Gretchen Hancock: First of all, results like this in the marketplace are always fantastic to hear.  We shared the information internally and were all excited about the findings. This kind of external validation echoes so strongly these folks internal passion that has driven this progress.

Judy Sandford: What initiatives and projects have been most responsible for GE’s performance in reducing your GHG emissions?

Gretchen Hancock: Our whole initiative on enhancing the environment and business simultaneously sprung from the Ecomagination strategy that GE launched in 2005. And like any good GE project, we started out by taking a deep look into our data set, which we’ve been doing since 2004. We have carbon emissions that are driven through fuel-use and combustion, and we have carbon emissions that result from process activities in our manufacturing operations.

We’ve done a number of projects on the non-carbon side of the house associated with changes in our manufacturing operations, resulting both in material substitution in our processes, and reclaim of chemicals that have a reasonably high global warming potential, so we now reuse those instead of emitting them to the atmosphere. On the combustion side, we’ve driven projects in our largest operations, getting out of coal and going to natural gas. At some of our plants, we’ve found it more efficient and better for all involved to go from generating our own electricity to powering off the grid.

We’ve now done over 300 energy treasure hunts at GE facilities, suppliers, partners and customers around the world. This Lean process improvement tool set gives those folks a voice who know the right answer for our operation, and it aggregates projects so that the leadership team can take a look and see both the environmental and cost-saving benefits. The projects that we’ve driven through treasure hunting normally have a payback period of about a year when you aggregate them across the portfolio. So it’s been a real win for us and they continue to happen now out in the businesses.

Bill Baue: Many of your environmental targets and goals are sunsetting in the near future. So you’re starting a new round of target setting – how do you go about determining them, and in particular weighing in such factors as climate science?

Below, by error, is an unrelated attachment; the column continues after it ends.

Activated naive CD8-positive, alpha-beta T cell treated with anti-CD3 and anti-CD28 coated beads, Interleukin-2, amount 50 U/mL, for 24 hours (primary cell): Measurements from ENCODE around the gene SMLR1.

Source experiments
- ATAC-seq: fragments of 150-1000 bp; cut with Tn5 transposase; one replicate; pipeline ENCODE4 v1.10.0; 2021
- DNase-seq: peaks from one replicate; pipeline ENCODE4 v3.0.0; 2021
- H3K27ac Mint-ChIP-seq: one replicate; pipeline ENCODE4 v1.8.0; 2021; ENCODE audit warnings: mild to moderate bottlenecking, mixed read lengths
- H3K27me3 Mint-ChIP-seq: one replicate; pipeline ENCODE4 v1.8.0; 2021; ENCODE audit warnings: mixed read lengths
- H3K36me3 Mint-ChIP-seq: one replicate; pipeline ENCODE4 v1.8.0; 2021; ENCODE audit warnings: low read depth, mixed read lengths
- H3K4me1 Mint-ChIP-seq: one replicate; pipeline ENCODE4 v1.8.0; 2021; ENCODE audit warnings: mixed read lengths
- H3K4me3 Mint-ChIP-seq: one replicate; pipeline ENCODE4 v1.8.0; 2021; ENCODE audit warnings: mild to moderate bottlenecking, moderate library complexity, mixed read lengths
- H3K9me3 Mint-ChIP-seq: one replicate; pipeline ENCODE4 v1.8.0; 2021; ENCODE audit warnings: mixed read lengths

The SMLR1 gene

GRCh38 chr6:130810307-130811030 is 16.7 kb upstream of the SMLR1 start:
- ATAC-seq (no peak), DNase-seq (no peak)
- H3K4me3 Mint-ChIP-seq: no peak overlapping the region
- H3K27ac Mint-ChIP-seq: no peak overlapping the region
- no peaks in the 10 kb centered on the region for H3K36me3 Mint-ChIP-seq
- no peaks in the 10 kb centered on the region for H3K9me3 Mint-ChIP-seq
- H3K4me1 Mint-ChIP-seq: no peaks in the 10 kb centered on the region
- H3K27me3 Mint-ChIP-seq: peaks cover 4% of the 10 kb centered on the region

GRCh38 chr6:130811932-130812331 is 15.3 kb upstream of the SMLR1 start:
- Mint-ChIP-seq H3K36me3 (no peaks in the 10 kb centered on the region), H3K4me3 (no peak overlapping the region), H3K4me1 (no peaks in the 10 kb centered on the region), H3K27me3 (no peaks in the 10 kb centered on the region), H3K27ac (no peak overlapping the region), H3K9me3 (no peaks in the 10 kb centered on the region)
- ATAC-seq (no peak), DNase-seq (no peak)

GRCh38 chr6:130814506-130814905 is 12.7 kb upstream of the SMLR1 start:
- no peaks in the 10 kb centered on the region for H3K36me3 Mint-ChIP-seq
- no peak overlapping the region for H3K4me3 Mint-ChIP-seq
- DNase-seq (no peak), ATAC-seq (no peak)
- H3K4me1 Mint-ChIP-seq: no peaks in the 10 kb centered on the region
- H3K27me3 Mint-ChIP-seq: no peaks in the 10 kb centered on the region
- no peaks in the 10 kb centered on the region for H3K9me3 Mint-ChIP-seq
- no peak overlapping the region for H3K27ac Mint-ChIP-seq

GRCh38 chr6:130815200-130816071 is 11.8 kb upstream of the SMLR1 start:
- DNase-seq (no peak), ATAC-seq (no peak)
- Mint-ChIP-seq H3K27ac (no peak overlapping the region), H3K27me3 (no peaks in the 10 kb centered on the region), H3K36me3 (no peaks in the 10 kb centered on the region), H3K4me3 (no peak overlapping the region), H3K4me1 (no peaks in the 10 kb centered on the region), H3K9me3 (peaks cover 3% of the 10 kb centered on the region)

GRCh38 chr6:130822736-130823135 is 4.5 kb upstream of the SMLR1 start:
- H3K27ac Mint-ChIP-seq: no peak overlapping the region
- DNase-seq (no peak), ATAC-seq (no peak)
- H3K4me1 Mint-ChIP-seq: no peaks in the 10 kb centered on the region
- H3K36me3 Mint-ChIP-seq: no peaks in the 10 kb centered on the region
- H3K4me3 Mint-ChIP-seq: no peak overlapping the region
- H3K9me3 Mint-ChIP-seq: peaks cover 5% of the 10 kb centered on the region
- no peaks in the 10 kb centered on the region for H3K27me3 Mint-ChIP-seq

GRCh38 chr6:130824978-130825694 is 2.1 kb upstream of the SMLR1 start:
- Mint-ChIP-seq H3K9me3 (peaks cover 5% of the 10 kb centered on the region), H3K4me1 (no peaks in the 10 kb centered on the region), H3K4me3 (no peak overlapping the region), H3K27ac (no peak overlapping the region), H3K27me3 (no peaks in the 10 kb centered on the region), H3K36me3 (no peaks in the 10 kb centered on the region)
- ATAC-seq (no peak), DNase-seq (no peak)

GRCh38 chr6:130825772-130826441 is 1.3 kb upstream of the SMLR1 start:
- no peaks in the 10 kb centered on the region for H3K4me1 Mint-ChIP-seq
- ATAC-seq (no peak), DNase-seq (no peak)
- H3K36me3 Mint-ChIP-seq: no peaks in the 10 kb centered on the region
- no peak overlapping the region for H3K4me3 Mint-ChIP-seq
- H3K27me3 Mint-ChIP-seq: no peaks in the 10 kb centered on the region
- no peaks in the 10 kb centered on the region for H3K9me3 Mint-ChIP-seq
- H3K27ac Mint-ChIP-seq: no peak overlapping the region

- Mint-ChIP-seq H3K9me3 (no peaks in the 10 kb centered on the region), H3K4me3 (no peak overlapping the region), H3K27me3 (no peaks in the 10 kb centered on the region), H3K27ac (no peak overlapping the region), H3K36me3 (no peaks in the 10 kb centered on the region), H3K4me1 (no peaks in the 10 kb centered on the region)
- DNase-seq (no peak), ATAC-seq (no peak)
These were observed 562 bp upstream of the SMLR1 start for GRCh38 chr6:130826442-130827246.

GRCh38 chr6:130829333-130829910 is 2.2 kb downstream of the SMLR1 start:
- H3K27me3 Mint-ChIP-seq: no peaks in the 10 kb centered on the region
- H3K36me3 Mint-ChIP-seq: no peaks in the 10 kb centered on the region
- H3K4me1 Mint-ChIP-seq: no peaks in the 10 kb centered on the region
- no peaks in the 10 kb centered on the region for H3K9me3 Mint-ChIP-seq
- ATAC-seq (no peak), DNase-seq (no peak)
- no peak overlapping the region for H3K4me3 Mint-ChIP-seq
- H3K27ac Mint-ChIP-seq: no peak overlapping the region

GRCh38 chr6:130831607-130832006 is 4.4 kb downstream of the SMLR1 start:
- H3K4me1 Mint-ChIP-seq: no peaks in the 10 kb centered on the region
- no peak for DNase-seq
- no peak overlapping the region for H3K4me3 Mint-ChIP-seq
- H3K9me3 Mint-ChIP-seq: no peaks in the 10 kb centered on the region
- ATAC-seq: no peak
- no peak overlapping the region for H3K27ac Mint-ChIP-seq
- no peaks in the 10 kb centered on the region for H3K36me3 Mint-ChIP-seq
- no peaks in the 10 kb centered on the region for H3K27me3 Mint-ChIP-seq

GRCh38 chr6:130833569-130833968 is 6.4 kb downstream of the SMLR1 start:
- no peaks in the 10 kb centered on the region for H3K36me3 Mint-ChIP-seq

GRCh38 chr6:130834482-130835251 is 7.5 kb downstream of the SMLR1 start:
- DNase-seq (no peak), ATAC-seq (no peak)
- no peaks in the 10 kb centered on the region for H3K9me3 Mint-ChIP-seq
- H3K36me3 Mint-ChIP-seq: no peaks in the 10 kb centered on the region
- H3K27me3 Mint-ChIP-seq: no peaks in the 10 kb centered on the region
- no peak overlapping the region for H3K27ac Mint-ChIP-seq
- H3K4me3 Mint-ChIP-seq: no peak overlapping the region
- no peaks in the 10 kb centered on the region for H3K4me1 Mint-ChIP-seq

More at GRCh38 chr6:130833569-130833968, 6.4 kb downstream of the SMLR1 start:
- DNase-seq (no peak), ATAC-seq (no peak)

Gretchen Hancock: It’s interesting you bring that up, because forums like those Sustainable Brands hosts – as well as other external NGO partners like WWF and CDP – that’s where we look to see what’s going on in the marketplace, what sort of expectations are out there, what else folks have been learning, since we’ve all been working in this space for the past decade.

Embedding climate science and context into our targets also makes a ton of sense, while also being mindful of the fact that GE is going to continue to grow. We face an interesting conundrum in that our net absolute greenhouse gas emissions have gone down dramatically, but we also set an energy intensity target which is baselined on millions of dollars of revenue. We’ve got some headwind to our final target and we’re figuring out what we can reasonably contribute to making progress at achieving a safe level of CO2 in the atmosphere according to the science.

We’re mindful that climate science and the grid are changing over time, and that our products are a big part of contributing to solutions, helping our customers achieve their own targets. Of course, GE operates across a bunch of different sectors, so we need to explore targets that are sector specific or business unit specific to motivate the right behavior internally. It’s critical that targets make economic sense to the company, so we can you know make good business decisions.

Bill Baue: So how do you know if your GHG reductions are making a real difference in the world, particularly as your business continues to grow?